Schmidt, local icon, dies just shy of 100th birthday

Ten days shy of his 100th birthday and just one day before his many friends were scheduled to honor

Ten days shy of his 100th birthday and just one day before his many friends were scheduled to honor him at Western Turnpike Golf Course, Joey Schmidt, the “Old Warhorse,” passed away.

One of the Capital Region’s greatest bowlers ever and a charter member of the Professional Bowlers Association, the affable Schmidt died Saturday morning.

Mild-mannered but a stickler for etiquette and protocol, Schmidt was known as the consummate professional and a true friend to anyone on the lanes and off.

“He was one of the four or five greatest bowlers ever in our area, along with guys like Joe Donato, Skip Vigars, John Walther and Morris Cramer,” said Kenny Hall, a former member of the PBA Tour who now is the color commentator for the Huck Finn “Capital Region Bowling Show,” as well as a local pro-shop operator.

“He was not only a charter member of the PBA, but he was the reason I decided to join the PBA Tour in the first place. He was a total gentleman. He was pure class. I will miss him,” said Hall.

Huck Finn tournament director Jeff Segel, who bowled with Schmidt and was one of his best friends, emphasized that Schmidt was much more than a talented kegler.

“He was a really good friend, not just to me, but to everyone,” said Segel. “Everyone talks about him being such a great bowler, but he was more than just a bowler. He was one very good person.

“I think he was a bowling icon, much like Babe Ruth in baseball.”

Although there are many gener-ations of bowlers who never got the opportunity to see Schmidt compete, his name will never be forgotten, thanks to the Capital District Junior Pro-Scoring League, which he started. That league was later named after him, and he continued to run it for more than 35 years. He was also the director of the Saturday morning junior bowling program at Spare Time-Latham Bowl. He was an active bowler well into his 80s.

Schmidt’s memory was still sharp as he approached the century mark in age, and he loved keeping in touch with all of his bowling friends. His health declined only recently.

According to his eldest son, Joseph, Schmidt was admitted to St. Peter’s Hospital on April 24 and later was sent to Our Lady of Mercy Life Center in Guilderland before going back to the hospital for eight days. He returned to Our Lady of Mercy Life Center for 21 days of physical therapy and was looking forward to today’s party.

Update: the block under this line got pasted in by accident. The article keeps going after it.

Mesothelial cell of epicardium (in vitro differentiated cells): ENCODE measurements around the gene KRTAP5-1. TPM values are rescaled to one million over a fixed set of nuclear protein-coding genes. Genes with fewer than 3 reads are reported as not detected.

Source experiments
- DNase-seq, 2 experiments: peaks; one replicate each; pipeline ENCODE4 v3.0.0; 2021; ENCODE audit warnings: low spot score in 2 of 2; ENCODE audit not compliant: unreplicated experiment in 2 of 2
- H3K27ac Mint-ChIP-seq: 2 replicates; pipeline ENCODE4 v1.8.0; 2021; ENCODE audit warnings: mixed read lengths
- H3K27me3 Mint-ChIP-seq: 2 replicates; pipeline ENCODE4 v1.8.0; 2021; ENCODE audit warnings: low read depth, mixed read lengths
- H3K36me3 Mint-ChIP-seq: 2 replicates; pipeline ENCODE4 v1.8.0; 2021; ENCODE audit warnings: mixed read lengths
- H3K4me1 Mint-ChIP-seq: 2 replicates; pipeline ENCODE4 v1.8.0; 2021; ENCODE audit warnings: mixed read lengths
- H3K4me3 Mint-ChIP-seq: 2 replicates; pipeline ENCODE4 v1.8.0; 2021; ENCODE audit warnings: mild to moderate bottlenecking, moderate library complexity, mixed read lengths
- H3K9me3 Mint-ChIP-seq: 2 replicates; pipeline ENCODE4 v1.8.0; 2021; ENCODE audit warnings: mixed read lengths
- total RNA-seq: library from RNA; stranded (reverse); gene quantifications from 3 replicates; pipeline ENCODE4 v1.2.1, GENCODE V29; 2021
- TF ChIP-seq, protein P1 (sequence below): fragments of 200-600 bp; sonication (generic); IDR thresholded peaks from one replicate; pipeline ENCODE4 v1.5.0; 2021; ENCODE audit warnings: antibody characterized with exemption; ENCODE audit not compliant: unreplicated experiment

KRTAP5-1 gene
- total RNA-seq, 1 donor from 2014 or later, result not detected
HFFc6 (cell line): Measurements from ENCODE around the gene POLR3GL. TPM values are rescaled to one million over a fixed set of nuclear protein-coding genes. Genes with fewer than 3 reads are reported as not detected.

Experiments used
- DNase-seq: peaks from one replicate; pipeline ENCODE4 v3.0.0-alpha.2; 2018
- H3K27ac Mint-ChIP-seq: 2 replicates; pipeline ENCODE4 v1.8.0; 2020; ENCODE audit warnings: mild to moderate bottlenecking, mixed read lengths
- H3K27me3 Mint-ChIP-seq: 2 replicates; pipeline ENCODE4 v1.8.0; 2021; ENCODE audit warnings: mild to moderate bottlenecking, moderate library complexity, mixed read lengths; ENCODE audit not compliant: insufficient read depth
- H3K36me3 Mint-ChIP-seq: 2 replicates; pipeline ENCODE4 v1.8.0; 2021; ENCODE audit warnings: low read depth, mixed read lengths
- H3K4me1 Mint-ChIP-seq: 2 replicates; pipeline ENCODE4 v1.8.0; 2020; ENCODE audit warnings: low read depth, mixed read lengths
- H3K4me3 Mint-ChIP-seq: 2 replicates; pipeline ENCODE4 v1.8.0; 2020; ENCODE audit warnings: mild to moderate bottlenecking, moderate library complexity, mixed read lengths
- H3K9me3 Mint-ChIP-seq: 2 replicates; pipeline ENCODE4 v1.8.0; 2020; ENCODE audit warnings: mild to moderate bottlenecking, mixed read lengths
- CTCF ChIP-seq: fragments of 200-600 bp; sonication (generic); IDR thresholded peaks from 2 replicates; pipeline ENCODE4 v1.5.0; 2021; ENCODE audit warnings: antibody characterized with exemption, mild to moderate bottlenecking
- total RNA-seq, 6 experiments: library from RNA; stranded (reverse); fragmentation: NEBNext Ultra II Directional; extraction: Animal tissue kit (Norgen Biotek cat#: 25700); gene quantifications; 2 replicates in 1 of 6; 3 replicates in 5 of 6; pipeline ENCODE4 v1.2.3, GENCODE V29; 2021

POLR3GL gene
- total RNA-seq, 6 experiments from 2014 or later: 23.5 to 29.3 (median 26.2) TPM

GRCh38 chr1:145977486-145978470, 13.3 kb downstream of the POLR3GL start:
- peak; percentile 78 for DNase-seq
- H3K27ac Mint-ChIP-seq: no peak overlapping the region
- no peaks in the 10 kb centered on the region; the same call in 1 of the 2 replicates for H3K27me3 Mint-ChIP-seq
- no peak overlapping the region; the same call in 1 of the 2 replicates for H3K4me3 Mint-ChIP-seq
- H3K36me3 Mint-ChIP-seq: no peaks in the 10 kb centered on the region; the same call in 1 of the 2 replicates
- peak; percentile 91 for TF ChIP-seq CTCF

“He was doing good, and it [the party] would have been great,” said his son. “He was looking forward to the party and seeing everybody. One of the nurses there told me that he had just said to her the other day to ‘pack me up, I’m leaving.’ ”

Schmidt died after slouching over and losing consciousness while being wheeled to breakfast Saturday morning.

“I never heard anybody say a bad word about him,” said Joseph Schmidt. “He was always smiling; he was never a sore head. He never got mad when he lost a bowling match and came home and kicked the wall. That never happened. He was always a great guy.”

Schmidt, who got his nickname from Howard Tupper on the old “TV Tournament Time” bowling show, was voted the Albany Bowling Association Bowler of the Half Century from 1928 to 1978 and was a member of both the Albany Bowling Association and New York State Bowling Association Halls of Fame.

Schmidt competed in the first-ever PBA tournament, the 1959 Empire State Open at Schades Academy, and also bowled in three BPAA All-Stars, now the U.S. Open. He was also the early leader in the 1960 World Invitational Tournament.

He was a member of the New York State championship team in 1963 and competed in 17 American Bowling Congress tournaments, placing third in the ABC doubles with Cramer in 1958.

“He was probably the best anchor bowler I ever competed against or with. He was tough in the clutch,” said Cramer. “If you needed a mark or a strike in the 10th frame, he would get it. He was so great under pressure. Nothing fazed him.

“The other thing I remember about him was that he always kept his cool. He never got disgruntled after a bad shot. He just smiled and went back to sit down.”

Funeral services are pending.

Categories: Sports

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